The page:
Officials intend to notify the approximately 300 people on the gang list that the bureau will purge all records related to the designations, The Oregonian reported.
Of the 359 “criminal gang affiliates” flagged in Portland’s database as of August, 81 percent were part of a racial or ethnic minority, an analysis by The Oregonian/OregonLive shows. By far the largest block, 64 percent, was black, compared with just 7.5 percent of the city’s population who are black or mixed-race.
As from 15 October this year, the Portland Police Bureau will end the 20-year practice of listing gang members, because police say it could lead to “unintended consequences” and “stigma”.
“There are still criminal gang members. That doesn’t go away because we don’t have a gang designation,” Capt. Mike Krantz, told The Oregonian. “We’re not pretending gang violence doesn’t exist. We’re just taking this one thing away.”
Gang officers say the demographics of the list simply reflect the people involved in gang shootings and other crimes.
Leftist activists had long urged the police to stop attaching a gang designation to criminal suspects, claiming the practice disproportionately impacted African-Americans. A review of police data by The Oregonian last year found that 81 percent of the “criminal gang affiliates” in Portland’s database were from an ethnic minority.
Portland Mayor Ted Wheeler, who is also the city’s police commissioner, said: “This is too long coming. It was the right thing to do.”
Until now police officers could list a person on the gang database if the person self-identified as a gang member, participated in a gang initiation ritual, commited a gang-related crime or displayed two or more “observable signs” of gang membership. Neither a criminal conviction nor an arrest was required to list a suspect to gang membership, but the knowledge had been vital to police work.
Portland police label some 100 people as gang members each year, according to The Oregonian. on the database, the name of a flagged gang member, will show up in a special report that includes any known information about nicknames, employers, schools, vehicles and associates.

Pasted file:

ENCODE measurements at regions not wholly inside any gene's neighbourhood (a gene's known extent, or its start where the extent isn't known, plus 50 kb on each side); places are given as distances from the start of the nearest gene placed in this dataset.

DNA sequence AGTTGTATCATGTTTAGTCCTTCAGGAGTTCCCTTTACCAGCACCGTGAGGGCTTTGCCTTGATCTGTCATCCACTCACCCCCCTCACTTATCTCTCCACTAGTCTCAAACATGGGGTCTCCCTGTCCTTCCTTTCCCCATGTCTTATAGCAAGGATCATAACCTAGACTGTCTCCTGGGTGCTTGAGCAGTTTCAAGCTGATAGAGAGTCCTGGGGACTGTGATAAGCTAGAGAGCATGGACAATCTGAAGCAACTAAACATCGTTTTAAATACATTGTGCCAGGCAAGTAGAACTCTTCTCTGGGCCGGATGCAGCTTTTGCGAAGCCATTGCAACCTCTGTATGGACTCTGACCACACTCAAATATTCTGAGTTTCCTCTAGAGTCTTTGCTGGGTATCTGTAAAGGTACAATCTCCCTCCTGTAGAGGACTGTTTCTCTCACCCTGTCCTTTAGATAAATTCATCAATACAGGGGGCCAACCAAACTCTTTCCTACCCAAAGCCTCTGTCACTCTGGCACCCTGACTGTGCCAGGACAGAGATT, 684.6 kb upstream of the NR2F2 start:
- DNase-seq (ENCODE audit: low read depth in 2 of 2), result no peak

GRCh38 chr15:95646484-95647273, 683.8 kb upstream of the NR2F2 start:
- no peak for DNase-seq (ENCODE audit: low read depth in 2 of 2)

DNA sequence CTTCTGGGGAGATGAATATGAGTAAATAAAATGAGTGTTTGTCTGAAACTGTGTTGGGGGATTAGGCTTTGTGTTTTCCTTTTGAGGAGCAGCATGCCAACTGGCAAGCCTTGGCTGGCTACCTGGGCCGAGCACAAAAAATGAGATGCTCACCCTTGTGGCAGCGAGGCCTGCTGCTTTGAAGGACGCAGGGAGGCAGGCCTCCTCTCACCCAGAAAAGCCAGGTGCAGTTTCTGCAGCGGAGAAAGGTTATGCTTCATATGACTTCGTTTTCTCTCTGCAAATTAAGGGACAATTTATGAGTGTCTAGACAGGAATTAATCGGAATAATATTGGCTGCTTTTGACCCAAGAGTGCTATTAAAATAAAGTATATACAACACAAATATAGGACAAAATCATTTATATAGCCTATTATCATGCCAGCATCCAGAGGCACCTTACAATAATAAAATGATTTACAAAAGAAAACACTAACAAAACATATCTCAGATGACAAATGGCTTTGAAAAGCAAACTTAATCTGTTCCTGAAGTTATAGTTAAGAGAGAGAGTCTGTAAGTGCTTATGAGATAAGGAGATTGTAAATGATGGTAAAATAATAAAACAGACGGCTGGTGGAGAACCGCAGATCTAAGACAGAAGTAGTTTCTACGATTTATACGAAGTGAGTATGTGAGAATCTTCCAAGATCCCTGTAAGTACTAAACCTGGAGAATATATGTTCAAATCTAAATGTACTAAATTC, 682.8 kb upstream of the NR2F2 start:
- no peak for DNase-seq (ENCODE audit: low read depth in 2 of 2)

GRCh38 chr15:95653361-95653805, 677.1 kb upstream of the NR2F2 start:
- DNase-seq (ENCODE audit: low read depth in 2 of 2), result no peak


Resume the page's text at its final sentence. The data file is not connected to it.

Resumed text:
Officers will no longer be keeping such information, says Krantz. Instead, they will record only alleged serious criminal conduct. “As times have changed, the Police Bureau in partnership with community members have realized being labeled a “gang member” can have a negative impact on the person who may be making attempts to overcome the life challenges they face,” the bureau said in a statement Friday.
Police say “new processes and technologies” now allow officers to investigate crimes without knowledge of gang membership, but did not elaborate on these posibilities.
Portland is the whitest major city in the United States, and has become even whiter. Of 354 census tracts in Multnomah, Washington and Clackamas counties, 40 became whiter from 2000 to 2010, according to The Oregonian’s analysis of the 2010 Census.
The city did not become whiter simply because lots of white residents moved in, the data showed. Some 10 000 people, mostly African Americans, also moved out.